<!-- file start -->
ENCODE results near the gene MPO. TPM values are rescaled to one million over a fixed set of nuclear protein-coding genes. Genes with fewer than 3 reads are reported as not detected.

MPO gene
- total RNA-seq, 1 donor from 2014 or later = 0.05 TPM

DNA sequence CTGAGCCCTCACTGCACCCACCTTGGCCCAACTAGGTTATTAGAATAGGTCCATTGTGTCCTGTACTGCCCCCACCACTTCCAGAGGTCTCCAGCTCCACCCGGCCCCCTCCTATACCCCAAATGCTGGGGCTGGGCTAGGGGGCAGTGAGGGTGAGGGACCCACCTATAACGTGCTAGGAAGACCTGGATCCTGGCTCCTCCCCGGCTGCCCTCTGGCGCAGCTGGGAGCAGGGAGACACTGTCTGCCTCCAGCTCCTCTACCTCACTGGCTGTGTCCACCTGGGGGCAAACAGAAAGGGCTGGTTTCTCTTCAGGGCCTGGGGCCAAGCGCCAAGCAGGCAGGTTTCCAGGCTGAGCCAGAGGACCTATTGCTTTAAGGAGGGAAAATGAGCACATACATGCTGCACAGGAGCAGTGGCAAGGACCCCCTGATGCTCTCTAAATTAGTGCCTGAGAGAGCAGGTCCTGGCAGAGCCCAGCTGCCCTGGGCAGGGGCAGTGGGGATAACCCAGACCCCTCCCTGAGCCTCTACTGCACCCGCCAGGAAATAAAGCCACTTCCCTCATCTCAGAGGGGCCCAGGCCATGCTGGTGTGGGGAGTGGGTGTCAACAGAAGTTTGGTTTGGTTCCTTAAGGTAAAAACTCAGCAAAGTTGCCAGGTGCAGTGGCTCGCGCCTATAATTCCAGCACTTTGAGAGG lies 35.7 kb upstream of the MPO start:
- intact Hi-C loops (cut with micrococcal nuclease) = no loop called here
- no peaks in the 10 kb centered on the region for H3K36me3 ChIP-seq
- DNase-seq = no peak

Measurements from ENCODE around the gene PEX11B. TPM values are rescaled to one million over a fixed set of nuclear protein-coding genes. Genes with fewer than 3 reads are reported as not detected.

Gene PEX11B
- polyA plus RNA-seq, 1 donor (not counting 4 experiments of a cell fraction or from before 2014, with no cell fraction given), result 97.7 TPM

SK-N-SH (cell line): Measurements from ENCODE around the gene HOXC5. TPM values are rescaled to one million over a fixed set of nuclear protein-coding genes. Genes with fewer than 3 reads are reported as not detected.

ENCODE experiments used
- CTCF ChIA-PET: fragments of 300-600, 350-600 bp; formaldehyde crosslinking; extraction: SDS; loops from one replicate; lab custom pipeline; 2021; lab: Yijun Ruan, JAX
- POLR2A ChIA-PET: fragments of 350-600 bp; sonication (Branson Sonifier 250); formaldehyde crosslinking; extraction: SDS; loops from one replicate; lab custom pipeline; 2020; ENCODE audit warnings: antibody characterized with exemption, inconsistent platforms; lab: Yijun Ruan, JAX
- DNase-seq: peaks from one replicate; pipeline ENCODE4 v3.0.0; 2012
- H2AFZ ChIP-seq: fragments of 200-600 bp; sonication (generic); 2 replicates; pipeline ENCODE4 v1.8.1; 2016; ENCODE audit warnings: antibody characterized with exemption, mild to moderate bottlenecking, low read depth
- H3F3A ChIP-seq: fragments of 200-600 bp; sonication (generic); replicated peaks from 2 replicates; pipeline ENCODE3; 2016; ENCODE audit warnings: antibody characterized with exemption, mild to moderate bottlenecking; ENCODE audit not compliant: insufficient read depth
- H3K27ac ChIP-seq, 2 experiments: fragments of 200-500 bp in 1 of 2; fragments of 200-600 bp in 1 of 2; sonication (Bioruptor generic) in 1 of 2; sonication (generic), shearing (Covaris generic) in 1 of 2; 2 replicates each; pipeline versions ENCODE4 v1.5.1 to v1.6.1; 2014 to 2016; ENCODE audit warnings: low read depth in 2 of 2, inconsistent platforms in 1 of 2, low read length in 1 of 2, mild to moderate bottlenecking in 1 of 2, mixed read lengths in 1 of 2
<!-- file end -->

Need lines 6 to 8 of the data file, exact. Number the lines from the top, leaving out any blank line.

- no peaks in the 10 kb centered on the region for H3K36me3 ChIP-seq
- DNase-seq = no peak

Measurements from ENCODE around the gene PEX11B. TPM values are rescaled to one million over a fixed set of nuclear protein-coding genes. Genes with fewer than 3 reads are reported as not detected.